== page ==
Masters In Business Comic Strips - Page 9
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Wally stacks binders on his desk chair and tells Dilbert, ". . . And if I pile enough binders on my chair I'll have a window view!" Wally stands on his chair and looks over the cubicle wall. Dilbert thinks as he walks away, "I've got to try that." The Boss hands Ted a binder and says, "Wow! I've never seen so much interest in our business plan!" Ted asks, "Can I have two?" Behind them, Dilbert, Wally and their co-workers stand on their chairs looking out of their cubicles.
The Boss, Wally, Dilbert and Dogbert sit at a conference table. Dogbert says, "As your consultant, I'll tell you how to improve your business processes." Dogbert continues, "I'll show you how a well-designed process can compensate for your sloth, apathy and all-around incompetence." Dogbert continues, "But most important: let's have fun."
The Boss, Dilbert and Wally sit at a conference table. The Boss says, "I came up with a new name for our group." The Boss continues, "From now on we're the 'Engineering Science Research Technology Systems Information Quality and Excellence Center.'" Wally says, "You should throw 'efficiency' in there too." The Boss holds up a long piece of paper and says, "I designed the business cards myself."
Dilbert, Wally, Alice, the Boss and another man sit at a conference table. The Boss says, "We've implemented an 'employee of the month award.'" The Boss explains, "The winner gets to park in a special space right behind the area reserved for managers!" Dilbert says, "That's like saying the very best employee isn't as good as the worst manager." The Boss replies, "No, you're just as good but . . . Uh . . . Less important." Wally says, "Personally, I'm feeling all charged up about this program!" Wally continues, "I'm going to work day and night to increase my chances for better parking!!" Everyone except the Boss laughs. Wally says, "But wait! I ride the train to work!" The Boss thinks, "We're off to a rocky start."
Ratbert sits across from a desk and says, "Outwardly, yes, I'm a rat. But my bubbly personality and my utter lack of skill make me well-suited for a career in marketing." Ratbert asks, "Would you mind terribly if I gnawed on your phone cord?" The person at the desk says, "We have an opening in lobby security." Ratbert holds the phone cord in his mouth and says, "I'm insulted!"
Ratbert arrives at home carrying a briefcase and says to Dogbert, "I didn't get the job in marketing. They say I have no experience." Dogbert responds, "Try inviting yourself to meetings. Nobody ever says no, and they're too timid to kick you out once you sit down." Wally, Dilbert and Alice sit at a conference table. Ratbert stands on the table next to a box of donuts and says, "Does anybody want to split a donut? I'll just take half and leave the rest."
The caption says, "Dogbert teaches business math." Dogbert points to a diagram of an equation. A picture of Wally, Dilbert and Alice illustrates the equation, "Grunts equals zero." The caption says, "#1. Any job that can be done by two people . . ." The Boss stands behind two people. The caption continues, ". . . Can be done by one person for half the cost." The Boss yanks one of the workers out of his chair. The caption says, "#2. A bonus today is worth more than . . ." The Boss holds a large bag of money. The caption continues, ". . . The whole company tomorrow." An office building has a closed sign on it. The caption says, "#3. Your expense requirements for December can be calculated . . ." The Boss sits at his desk writing on a piece of paper. The caption continues, ". . . By taking what's left in the budget and multiplying by one." A delivery person asks the Boss, "Giraffe goes where?" Dogbert says, "Next week, a doctor with a flashlight shows us where sales projections come from."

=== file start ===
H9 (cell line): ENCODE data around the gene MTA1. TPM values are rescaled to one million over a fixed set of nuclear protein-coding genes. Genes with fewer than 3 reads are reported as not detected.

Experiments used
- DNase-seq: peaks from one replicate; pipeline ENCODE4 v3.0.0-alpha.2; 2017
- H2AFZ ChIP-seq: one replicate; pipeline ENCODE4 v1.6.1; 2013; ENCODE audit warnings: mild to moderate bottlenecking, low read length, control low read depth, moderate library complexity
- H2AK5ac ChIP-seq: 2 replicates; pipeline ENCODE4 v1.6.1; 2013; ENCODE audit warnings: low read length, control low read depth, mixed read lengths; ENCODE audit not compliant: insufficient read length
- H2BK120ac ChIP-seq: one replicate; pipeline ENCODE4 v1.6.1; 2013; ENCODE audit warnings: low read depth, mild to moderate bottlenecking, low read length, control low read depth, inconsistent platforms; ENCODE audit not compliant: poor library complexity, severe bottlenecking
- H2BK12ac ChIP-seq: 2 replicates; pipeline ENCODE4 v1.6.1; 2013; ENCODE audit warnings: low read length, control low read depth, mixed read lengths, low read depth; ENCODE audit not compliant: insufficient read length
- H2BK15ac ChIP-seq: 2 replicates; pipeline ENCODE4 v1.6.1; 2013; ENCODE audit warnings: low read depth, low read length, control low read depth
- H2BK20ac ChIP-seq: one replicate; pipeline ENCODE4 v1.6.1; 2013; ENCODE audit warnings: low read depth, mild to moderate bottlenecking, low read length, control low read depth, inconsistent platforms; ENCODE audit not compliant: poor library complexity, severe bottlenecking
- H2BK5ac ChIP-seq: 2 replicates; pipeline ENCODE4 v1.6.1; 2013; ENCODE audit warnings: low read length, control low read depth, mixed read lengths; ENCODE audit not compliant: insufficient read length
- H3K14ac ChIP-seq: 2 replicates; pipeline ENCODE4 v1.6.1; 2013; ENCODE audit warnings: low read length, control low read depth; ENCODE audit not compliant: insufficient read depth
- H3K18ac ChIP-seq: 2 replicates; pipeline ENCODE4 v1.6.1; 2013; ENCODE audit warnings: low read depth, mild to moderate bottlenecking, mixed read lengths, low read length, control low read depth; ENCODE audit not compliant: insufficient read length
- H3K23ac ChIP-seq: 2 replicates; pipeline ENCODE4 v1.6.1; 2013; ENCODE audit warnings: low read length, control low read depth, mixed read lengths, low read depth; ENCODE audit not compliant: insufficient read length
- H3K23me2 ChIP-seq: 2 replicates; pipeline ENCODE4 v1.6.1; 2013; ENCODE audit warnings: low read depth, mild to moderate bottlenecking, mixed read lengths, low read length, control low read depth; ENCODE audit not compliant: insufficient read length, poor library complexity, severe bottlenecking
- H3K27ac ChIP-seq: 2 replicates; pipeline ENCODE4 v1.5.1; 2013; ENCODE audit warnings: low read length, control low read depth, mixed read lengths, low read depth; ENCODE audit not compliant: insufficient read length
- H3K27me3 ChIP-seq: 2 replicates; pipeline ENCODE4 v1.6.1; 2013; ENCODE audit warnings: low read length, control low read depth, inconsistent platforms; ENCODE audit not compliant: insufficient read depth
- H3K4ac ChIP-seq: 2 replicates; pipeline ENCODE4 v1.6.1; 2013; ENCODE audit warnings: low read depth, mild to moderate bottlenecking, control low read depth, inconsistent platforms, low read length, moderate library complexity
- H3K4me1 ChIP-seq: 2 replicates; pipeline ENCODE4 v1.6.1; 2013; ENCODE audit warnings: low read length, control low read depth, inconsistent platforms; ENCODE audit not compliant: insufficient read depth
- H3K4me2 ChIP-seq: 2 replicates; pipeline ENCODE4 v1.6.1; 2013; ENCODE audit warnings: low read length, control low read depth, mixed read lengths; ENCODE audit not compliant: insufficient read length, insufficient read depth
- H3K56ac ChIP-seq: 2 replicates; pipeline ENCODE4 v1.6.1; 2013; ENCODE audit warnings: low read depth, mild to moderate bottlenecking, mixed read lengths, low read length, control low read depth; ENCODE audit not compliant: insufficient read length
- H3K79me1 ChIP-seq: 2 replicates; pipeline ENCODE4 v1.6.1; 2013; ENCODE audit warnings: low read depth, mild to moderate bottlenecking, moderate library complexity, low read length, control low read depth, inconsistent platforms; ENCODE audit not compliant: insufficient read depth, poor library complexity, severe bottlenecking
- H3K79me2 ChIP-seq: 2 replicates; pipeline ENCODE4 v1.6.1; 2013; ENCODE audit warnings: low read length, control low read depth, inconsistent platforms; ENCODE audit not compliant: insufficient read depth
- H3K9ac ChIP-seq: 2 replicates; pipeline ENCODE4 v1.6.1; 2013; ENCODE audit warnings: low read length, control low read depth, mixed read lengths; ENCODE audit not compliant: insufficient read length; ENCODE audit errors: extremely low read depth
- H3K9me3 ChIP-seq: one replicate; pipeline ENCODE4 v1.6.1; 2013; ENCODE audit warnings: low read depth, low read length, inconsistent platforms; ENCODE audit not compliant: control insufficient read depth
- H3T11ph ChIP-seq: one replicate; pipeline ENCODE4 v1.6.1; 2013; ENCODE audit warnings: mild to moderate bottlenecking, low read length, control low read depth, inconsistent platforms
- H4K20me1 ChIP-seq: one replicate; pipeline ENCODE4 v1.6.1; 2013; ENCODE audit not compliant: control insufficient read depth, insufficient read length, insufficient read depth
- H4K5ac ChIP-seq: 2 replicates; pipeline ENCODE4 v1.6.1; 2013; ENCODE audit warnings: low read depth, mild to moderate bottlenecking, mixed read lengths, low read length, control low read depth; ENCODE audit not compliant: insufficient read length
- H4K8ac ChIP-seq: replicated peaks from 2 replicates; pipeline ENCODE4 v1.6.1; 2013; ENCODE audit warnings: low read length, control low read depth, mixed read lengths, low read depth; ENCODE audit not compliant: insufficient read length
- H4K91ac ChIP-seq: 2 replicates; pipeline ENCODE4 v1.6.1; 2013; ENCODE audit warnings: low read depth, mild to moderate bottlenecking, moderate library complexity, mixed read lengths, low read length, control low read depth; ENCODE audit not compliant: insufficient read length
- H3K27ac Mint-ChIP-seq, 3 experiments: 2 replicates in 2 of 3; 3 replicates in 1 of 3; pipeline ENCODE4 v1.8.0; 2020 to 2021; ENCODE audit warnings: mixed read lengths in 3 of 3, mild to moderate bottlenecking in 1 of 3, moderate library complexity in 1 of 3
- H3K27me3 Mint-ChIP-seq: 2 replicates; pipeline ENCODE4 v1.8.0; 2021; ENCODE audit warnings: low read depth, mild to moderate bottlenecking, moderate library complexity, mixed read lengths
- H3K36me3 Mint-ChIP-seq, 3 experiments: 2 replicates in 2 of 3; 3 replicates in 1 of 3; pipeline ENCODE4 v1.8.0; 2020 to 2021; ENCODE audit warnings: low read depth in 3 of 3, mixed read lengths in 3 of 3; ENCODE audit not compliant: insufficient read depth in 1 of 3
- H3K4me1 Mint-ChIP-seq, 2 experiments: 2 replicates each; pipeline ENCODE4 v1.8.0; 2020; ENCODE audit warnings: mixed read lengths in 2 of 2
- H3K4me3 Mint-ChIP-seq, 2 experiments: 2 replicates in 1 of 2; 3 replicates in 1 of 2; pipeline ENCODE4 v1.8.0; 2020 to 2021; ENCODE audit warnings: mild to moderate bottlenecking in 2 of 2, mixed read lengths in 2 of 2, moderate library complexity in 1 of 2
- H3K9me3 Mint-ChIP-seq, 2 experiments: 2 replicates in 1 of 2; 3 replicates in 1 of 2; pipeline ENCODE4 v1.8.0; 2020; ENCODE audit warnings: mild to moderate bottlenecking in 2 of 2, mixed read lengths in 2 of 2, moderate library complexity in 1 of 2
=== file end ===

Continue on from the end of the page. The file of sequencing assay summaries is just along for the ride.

Dogbert sits at a conference table with a businessman. Dogbert says, "You'll use your technical expertise and I'll do the business stuff. Sign here." As the businessman signs the contract Dogbert says, "Since you're the inventor of the technology, you'll get 100% of the special decorative non-equity stock. I'll settle for all the common stock." The businessman says, "I hope we can avoid the tension that some partners experience." Dogbert says angrily, "Give me my pen, you miscreant."
Dogbert sits at Dilbert's desk at home. Dilbert stands in front of the desk holding a cup of coffee and dressed in a bathrobe. Dilbert says, "I have an ethical question about telecommuting, Dogbert." Dilbert continues, "Do I owe my employer eight productive hours, or do I only need to match the two productive hours I would have in the office?" Dilbert and Dogbert sit on the desk chair together. Dogbert answers, "Well, when you factor in how you're saving the planet by not driving, you only owe one hour." Dilbert adds, "And this meeting counts."
The Boss and a woman walk by Dilbert's cubicle holding folders. Leaning back in his chair to look out of the cubicle, Dilbert thinks, "Uh-Oh . . . the managers are going to another closed-door meeting." Dilbert thinks, "It must be about pay cuts or layoffs. I'm doomed. I'd better work on my resume NOW." He pulls nervously at his tie, his hair stands on end and beads of sweat fly from his forehead. The Boss sits around a conference table with three other managers. Reading from a document, he says, "Okay, so far our 'leadership vision' says 'we inspire employees to action.' Does anybody have upgrades?" Another man responds, "Nah."